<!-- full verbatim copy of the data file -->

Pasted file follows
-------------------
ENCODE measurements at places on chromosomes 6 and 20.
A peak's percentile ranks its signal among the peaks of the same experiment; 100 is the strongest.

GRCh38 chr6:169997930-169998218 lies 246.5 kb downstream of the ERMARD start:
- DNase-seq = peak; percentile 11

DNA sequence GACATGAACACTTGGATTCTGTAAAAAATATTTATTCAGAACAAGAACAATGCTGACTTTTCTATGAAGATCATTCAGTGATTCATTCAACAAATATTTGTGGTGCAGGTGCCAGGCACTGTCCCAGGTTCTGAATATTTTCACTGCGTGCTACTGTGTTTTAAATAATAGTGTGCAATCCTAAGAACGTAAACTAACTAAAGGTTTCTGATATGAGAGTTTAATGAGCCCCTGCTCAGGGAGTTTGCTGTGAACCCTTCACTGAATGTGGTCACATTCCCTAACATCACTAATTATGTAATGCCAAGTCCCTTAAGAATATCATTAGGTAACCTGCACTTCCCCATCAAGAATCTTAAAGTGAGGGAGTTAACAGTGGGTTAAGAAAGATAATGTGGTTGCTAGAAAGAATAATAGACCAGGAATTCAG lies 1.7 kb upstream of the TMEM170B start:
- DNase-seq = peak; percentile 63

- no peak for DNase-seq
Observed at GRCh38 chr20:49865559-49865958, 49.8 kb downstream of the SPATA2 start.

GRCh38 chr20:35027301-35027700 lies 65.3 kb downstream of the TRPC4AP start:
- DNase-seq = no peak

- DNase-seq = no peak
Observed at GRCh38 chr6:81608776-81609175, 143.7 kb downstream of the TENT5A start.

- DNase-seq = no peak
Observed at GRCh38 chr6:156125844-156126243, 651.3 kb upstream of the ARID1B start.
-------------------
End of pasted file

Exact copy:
ENCODE measurements at places on chromosomes 6 and 20.
A peak's percentile ranks its signal among the peaks of the same experiment; 100 is the strongest.

GRCh38 chr6:169997930-169998218 lies 246.5 kb downstream of the ERMARD start:
- DNase-seq = peak; percentile 11

DNA sequence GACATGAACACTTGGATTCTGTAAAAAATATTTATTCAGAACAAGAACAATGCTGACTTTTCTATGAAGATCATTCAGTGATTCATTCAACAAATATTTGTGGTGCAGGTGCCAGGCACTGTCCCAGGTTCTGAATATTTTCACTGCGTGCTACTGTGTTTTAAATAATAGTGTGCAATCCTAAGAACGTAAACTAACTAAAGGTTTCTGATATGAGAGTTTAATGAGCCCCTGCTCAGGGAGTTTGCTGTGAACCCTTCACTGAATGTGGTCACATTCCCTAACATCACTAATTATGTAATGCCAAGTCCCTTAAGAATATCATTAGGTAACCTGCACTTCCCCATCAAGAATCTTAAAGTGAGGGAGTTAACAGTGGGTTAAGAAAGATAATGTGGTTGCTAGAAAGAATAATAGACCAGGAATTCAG lies 1.7 kb upstream of the TMEM170B start:
- DNase-seq = peak; percentile 63

- no peak for DNase-seq
Observed at GRCh38 chr20:49865559-49865958, 49.8 kb downstream of the SPATA2 start.

GRCh38 chr20:35027301-35027700 lies 65.3 kb downstream of the TRPC4AP start:
- DNase-seq = no peak

- DNase-seq = no peak
Observed at GRCh38 chr6:81608776-81609175, 143.7 kb downstream of the TENT5A start.

- DNase-seq = no peak
Observed at GRCh38 chr6:156125844-156126243, 651.3 kb upstream of the ARID1B start.